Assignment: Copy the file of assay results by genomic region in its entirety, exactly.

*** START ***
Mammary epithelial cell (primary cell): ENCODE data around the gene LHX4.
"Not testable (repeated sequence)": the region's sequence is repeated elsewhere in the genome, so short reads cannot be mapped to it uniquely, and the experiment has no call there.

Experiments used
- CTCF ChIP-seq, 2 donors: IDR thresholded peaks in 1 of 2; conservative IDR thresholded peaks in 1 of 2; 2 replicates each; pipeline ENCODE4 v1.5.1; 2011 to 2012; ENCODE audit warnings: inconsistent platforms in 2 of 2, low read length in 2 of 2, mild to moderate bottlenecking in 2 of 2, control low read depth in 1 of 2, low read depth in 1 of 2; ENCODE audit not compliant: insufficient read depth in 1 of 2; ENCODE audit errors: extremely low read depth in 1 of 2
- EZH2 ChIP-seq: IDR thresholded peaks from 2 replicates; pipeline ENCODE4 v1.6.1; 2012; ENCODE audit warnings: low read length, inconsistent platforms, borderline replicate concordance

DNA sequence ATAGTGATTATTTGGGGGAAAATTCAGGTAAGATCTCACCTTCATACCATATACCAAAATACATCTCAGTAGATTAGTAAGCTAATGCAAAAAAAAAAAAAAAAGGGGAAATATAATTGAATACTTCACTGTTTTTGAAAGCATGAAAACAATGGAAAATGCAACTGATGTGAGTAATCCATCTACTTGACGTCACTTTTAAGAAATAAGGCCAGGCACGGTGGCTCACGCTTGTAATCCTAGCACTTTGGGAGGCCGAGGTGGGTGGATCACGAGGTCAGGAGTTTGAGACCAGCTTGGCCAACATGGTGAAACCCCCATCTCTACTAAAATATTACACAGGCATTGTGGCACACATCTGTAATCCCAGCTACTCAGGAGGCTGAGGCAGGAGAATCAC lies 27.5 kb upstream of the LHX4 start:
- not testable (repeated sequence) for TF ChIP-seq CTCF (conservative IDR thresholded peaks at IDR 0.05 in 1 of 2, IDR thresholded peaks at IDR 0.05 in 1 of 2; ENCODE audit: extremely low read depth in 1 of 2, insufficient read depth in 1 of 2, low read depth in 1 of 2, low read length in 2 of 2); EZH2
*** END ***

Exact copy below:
Mammary epithelial cell (primary cell): ENCODE data around the gene LHX4.
"Not testable (repeated sequence)": the region's sequence is repeated elsewhere in the genome, so short reads cannot be mapped to it uniquely, and the experiment has no call there.

Experiments used
- CTCF ChIP-seq, 2 donors: IDR thresholded peaks in 1 of 2; conservative IDR thresholded peaks in 1 of 2; 2 replicates each; pipeline ENCODE4 v1.5.1; 2011 to 2012; ENCODE audit warnings: inconsistent platforms in 2 of 2, low read length in 2 of 2, mild to moderate bottlenecking in 2 of 2, control low read depth in 1 of 2, low read depth in 1 of 2; ENCODE audit not compliant: insufficient read depth in 1 of 2; ENCODE audit errors: extremely low read depth in 1 of 2
- EZH2 ChIP-seq: IDR thresholded peaks from 2 replicates; pipeline ENCODE4 v1.6.1; 2012; ENCODE audit warnings: low read length, inconsistent platforms, borderline replicate concordance

DNA sequence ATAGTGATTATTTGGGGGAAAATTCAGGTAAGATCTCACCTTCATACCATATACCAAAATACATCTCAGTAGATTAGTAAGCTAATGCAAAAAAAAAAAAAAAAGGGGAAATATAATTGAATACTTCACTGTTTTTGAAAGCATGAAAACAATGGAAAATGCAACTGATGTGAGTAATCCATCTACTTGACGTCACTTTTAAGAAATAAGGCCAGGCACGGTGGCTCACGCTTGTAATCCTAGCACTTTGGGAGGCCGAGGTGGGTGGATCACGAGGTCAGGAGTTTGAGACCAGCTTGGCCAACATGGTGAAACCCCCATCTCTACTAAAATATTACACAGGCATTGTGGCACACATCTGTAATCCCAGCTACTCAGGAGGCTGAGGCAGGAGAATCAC lies 27.5 kb upstream of the LHX4 start:
- not testable (repeated sequence) for TF ChIP-seq CTCF (conservative IDR thresholded peaks at IDR 0.05 in 1 of 2, IDR thresholded peaks at IDR 0.05 in 1 of 2; ENCODE audit: extremely low read depth in 1 of 2, insufficient read depth in 1 of 2, low read depth in 1 of 2, low read length in 2 of 2); EZH2